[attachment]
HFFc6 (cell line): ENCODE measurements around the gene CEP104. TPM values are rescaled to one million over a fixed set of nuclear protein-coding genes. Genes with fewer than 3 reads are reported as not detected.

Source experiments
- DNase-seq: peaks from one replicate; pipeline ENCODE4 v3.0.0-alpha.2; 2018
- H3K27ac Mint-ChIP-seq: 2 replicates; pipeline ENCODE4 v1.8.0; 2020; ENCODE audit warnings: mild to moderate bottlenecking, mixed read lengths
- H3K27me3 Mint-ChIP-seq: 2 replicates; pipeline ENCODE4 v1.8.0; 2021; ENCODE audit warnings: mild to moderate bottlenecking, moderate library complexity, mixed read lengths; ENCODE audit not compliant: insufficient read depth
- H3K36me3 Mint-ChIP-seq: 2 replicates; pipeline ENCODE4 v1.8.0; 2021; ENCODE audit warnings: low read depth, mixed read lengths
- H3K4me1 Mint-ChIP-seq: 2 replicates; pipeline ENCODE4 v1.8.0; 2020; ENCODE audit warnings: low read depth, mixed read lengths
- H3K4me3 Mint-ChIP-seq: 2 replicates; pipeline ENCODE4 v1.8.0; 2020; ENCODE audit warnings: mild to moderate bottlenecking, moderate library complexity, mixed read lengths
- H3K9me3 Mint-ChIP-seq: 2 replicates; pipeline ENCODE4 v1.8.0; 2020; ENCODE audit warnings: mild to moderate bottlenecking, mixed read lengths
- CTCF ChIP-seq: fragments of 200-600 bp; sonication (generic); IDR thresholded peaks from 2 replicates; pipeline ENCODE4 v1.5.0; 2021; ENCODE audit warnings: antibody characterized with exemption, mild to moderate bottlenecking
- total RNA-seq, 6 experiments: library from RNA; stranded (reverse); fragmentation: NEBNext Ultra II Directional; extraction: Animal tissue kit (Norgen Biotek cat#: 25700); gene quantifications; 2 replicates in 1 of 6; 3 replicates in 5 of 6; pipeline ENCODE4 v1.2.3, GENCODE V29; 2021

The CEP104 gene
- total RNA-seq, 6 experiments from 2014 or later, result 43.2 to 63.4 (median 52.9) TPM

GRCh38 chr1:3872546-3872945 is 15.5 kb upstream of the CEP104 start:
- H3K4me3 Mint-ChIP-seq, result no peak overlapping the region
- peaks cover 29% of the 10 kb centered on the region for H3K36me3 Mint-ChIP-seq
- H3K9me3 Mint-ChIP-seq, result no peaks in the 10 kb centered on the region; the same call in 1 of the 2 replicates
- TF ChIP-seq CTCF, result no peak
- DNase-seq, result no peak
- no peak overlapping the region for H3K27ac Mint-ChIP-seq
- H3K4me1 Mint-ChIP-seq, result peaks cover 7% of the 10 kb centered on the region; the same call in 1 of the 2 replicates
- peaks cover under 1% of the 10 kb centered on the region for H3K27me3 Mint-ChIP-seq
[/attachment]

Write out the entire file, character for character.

HFFc6 (cell line): ENCODE measurements around the gene CEP104. TPM values are rescaled to one million over a fixed set of nuclear protein-coding genes. Genes with fewer than 3 reads are reported as not detected.

Source experiments
- DNase-seq: peaks from one replicate; pipeline ENCODE4 v3.0.0-alpha.2; 2018
- H3K27ac Mint-ChIP-seq: 2 replicates; pipeline ENCODE4 v1.8.0; 2020; ENCODE audit warnings: mild to moderate bottlenecking, mixed read lengths
- H3K27me3 Mint-ChIP-seq: 2 replicates; pipeline ENCODE4 v1.8.0; 2021; ENCODE audit warnings: mild to moderate bottlenecking, moderate library complexity, mixed read lengths; ENCODE audit not compliant: insufficient read depth
- H3K36me3 Mint-ChIP-seq: 2 replicates; pipeline ENCODE4 v1.8.0; 2021; ENCODE audit warnings: low read depth, mixed read lengths
- H3K4me1 Mint-ChIP-seq: 2 replicates; pipeline ENCODE4 v1.8.0; 2020; ENCODE audit warnings: low read depth, mixed read lengths
- H3K4me3 Mint-ChIP-seq: 2 replicates; pipeline ENCODE4 v1.8.0; 2020; ENCODE audit warnings: mild to moderate bottlenecking, moderate library complexity, mixed read lengths
- H3K9me3 Mint-ChIP-seq: 2 replicates; pipeline ENCODE4 v1.8.0; 2020; ENCODE audit warnings: mild to moderate bottlenecking, mixed read lengths
- CTCF ChIP-seq: fragments of 200-600 bp; sonication (generic); IDR thresholded peaks from 2 replicates; pipeline ENCODE4 v1.5.0; 2021; ENCODE audit warnings: antibody characterized with exemption, mild to moderate bottlenecking
- total RNA-seq, 6 experiments: library from RNA; stranded (reverse); fragmentation: NEBNext Ultra II Directional; extraction: Animal tissue kit (Norgen Biotek cat#: 25700); gene quantifications; 2 replicates in 1 of 6; 3 replicates in 5 of 6; pipeline ENCODE4 v1.2.3, GENCODE V29; 2021

The CEP104 gene
- total RNA-seq, 6 experiments from 2014 or later, result 43.2 to 63.4 (median 52.9) TPM

GRCh38 chr1:3872546-3872945 is 15.5 kb upstream of the CEP104 start:
- H3K4me3 Mint-ChIP-seq, result no peak overlapping the region
- peaks cover 29% of the 10 kb centered on the region for H3K36me3 Mint-ChIP-seq
- H3K9me3 Mint-ChIP-seq, result no peaks in the 10 kb centered on the region; the same call in 1 of the 2 replicates
- TF ChIP-seq CTCF, result no peak
- DNase-seq, result no peak
- no peak overlapping the region for H3K27ac Mint-ChIP-seq
- H3K4me1 Mint-ChIP-seq, result peaks cover 7% of the 10 kb centered on the region; the same call in 1 of the 2 replicates
- peaks cover under 1% of the 10 kb centered on the region for H3K27me3 Mint-ChIP-seq